2008 Printing Industry Hall Of Fame: 2008 HOF — From Grip to Graphics Arts

After trying barefoot skiing 10 years ago, Michael Keene admits to being hooked by its adventure.

Michael Keene (second from right) stands alongside his new bride, Ann Marie, and other family members following the Keenes' wedding.

Michael Keene

Michael Keene enjoys riding his motorcycle.

“What strikes me about Michael has been his ability to guide John Roberts through some tough economic years and still have a thriving company,” notes John Olson, a sales rep for Midland Paper who has known Keene since 1987.

“He’s done such a fine job growing the company. And people love working there. Everyone talks fondly about John Roberts. It’s one of the nicest places to work in Minnesota, and I attribute that to Michael.”

That reputation didn’t come without some heartache over the years. Keene became vice president in 1981 and, two years later, the company experienced a work stoppage due to a labor dispute. Keene was asked to participate in the negotiations. They broke down and the strike was on, lasting a grueling 14 months.

The job action took its toll on Keene, who was good friends with many among the union’s rank and file. “It was a huge learning experience,” he recalls. “After the third meeting with the union, they were putting up picket signs. I guess I didn’t do a good job.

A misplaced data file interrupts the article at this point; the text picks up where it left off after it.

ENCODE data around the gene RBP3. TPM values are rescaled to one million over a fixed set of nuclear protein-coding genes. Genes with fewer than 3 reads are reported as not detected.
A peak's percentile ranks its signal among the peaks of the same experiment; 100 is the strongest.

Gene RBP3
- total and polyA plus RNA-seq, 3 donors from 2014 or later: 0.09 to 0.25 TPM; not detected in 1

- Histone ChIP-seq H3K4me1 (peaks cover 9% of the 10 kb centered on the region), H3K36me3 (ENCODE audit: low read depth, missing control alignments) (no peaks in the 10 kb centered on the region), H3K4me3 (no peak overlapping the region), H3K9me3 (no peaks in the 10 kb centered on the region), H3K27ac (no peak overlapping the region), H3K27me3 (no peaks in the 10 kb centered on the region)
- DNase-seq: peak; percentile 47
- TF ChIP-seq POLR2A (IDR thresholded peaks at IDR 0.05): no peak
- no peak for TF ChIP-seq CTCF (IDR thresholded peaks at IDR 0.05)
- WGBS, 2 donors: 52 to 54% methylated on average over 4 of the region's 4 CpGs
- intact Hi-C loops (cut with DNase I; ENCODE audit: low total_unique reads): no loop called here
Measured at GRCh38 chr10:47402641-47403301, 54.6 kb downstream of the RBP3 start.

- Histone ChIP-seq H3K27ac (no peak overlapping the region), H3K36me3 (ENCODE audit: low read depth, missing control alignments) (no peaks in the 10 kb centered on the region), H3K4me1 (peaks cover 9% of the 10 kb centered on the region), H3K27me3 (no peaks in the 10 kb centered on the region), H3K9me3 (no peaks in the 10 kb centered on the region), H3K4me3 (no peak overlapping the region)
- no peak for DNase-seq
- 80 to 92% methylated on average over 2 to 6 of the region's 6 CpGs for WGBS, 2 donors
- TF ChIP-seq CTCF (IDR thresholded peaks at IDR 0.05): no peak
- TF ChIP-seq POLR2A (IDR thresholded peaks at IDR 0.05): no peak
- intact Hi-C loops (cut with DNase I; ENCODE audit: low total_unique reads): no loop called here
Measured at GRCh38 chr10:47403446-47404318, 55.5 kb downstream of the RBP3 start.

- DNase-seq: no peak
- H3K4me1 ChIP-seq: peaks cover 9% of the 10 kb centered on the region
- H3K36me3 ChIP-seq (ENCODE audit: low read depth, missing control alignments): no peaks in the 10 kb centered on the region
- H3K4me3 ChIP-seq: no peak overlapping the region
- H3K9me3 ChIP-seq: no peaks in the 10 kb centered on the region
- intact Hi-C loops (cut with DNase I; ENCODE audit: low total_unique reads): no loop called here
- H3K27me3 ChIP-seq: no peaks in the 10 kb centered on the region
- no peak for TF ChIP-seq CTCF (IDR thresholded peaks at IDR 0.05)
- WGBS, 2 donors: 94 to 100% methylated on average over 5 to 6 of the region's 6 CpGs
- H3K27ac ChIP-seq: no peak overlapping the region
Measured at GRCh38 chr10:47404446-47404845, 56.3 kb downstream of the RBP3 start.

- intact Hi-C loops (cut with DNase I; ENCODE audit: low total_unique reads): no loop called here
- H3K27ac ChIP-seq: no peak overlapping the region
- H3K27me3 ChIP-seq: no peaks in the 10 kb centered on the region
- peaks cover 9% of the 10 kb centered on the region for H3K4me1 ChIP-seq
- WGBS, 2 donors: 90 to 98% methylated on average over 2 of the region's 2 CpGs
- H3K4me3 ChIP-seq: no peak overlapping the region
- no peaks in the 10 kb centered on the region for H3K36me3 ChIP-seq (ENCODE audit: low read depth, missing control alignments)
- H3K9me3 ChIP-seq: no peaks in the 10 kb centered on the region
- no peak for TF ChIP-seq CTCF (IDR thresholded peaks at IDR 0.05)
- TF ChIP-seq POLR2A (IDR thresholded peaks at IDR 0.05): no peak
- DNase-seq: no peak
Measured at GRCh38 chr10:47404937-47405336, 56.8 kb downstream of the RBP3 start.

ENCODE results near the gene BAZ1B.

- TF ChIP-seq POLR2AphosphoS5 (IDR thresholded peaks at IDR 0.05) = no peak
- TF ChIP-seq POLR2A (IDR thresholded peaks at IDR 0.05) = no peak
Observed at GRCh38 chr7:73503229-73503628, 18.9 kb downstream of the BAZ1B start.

“I learned a lot about labor law and some other things. Security costs became our highest single cost. Our sales decreased, but we continued operating all 14 months.”

Compounding matters, all supervisors at the time were part of the union, and John Roberts was left without anyone who could run a press. When the strike finally ended, the union voted to decertify. John Roberts has been union-free ever since.

John Roberts survived another punch after 9/11, as roughly 15 percent of its customers were in the travel industry. A decline in sales resulted for the next few years, and Keene found himself in the unenviable position of having to reduce staff. “We did what we needed to do internally to cut costs,” he says. “You learn to survive. You also learn that sometimes you’re not as smart as you think you are.”

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